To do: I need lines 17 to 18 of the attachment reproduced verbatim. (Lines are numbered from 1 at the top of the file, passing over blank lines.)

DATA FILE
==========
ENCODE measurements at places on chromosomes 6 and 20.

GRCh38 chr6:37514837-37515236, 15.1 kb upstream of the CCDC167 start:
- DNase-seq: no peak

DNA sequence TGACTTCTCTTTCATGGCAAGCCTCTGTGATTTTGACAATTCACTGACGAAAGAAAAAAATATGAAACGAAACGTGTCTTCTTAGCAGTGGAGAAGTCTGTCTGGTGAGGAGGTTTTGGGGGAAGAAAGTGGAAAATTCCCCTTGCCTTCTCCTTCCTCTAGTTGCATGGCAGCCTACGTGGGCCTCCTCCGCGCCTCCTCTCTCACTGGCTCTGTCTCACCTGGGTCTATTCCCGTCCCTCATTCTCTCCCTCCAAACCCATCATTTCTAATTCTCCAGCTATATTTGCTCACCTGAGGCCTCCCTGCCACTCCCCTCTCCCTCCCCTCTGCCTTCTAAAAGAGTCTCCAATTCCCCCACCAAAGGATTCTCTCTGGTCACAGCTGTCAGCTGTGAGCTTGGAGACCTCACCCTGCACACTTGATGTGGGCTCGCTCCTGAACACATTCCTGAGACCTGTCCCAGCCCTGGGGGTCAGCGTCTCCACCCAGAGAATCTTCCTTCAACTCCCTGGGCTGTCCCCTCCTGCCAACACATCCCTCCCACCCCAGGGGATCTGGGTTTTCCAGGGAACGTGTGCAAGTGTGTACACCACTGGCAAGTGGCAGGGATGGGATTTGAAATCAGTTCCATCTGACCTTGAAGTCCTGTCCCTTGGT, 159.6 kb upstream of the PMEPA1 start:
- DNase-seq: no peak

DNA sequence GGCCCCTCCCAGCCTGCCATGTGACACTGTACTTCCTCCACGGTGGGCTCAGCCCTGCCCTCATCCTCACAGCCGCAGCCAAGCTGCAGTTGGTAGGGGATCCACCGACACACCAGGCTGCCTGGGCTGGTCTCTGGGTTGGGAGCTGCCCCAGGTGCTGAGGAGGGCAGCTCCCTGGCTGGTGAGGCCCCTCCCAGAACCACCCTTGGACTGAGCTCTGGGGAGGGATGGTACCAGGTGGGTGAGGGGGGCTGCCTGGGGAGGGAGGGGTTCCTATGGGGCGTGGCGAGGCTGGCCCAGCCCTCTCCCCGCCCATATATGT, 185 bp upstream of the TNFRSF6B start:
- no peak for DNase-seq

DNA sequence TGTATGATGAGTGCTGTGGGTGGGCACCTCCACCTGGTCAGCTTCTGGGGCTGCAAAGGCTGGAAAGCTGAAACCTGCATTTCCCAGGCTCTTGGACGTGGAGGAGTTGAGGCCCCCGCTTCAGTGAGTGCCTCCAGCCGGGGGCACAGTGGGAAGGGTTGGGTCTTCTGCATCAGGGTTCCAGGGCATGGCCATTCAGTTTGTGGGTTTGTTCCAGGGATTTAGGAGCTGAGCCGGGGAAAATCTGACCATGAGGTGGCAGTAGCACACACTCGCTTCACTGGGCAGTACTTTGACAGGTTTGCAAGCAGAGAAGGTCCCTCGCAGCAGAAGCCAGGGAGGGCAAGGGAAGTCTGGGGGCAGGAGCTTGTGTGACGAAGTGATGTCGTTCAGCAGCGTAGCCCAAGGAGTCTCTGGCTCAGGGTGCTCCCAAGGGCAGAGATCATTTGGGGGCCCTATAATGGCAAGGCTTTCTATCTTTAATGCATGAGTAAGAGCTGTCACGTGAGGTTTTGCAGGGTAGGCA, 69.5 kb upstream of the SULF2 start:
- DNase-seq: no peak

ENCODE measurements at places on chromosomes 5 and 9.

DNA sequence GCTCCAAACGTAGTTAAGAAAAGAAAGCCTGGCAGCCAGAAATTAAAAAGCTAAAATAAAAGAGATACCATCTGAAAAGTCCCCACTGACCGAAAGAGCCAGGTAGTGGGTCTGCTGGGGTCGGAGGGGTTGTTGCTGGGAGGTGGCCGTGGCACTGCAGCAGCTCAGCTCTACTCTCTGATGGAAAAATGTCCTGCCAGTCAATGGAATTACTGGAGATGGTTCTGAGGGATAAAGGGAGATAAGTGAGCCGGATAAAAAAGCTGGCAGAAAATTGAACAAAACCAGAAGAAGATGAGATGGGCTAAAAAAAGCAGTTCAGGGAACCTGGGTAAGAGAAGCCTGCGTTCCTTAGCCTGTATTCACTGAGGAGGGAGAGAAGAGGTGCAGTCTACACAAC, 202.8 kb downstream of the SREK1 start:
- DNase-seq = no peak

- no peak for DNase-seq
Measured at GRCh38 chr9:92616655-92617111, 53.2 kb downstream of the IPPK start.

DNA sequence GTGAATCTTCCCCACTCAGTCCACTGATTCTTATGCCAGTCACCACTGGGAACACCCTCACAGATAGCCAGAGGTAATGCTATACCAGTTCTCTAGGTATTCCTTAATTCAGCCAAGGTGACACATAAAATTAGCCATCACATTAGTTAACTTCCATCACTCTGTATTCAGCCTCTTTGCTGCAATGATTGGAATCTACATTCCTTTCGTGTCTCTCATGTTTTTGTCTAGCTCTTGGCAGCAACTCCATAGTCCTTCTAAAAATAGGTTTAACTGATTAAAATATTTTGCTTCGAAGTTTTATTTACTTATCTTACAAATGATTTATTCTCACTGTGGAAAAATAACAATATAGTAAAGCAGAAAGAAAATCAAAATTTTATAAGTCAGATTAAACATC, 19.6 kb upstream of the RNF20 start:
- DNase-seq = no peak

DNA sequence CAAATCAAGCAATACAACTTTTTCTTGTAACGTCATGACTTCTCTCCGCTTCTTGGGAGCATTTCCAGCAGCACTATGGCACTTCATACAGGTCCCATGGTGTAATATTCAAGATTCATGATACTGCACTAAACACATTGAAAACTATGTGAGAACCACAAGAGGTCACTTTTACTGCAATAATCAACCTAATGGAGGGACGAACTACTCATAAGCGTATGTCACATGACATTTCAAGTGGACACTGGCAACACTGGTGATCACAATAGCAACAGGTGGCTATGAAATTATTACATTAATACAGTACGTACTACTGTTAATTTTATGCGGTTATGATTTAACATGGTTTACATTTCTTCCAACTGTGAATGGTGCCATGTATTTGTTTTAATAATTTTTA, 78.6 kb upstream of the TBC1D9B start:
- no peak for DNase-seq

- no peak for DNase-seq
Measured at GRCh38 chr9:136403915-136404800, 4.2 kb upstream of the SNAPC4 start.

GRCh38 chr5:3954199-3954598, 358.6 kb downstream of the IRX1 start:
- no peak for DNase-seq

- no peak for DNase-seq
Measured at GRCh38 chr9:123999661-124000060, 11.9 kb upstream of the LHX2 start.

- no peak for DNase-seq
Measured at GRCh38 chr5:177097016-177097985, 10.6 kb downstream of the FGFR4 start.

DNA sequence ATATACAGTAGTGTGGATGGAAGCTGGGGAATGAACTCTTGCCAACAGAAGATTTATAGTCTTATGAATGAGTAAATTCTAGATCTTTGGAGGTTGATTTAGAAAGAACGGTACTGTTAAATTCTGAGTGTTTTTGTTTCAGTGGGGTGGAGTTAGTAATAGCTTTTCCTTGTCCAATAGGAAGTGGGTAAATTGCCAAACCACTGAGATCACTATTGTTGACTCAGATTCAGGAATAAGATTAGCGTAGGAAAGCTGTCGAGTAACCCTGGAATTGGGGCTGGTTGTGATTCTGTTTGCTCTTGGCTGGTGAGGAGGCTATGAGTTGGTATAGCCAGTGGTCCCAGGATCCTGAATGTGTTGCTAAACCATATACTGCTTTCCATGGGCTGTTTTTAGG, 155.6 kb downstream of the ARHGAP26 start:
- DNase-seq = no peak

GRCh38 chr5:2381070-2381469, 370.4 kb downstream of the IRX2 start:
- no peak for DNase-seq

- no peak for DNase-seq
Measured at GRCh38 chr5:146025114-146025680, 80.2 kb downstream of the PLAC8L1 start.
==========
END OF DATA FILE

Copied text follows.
DNA sequence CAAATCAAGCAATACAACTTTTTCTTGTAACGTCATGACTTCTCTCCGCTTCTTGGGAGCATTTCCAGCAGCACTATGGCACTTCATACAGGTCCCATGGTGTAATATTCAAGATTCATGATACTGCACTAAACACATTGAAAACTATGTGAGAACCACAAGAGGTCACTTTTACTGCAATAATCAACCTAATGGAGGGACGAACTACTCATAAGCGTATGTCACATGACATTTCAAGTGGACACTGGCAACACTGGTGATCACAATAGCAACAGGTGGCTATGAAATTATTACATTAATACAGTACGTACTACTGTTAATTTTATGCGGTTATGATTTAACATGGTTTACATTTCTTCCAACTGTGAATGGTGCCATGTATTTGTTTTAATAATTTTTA, 78.6 kb upstream of the TBC1D9B start:
- no peak for DNase-seq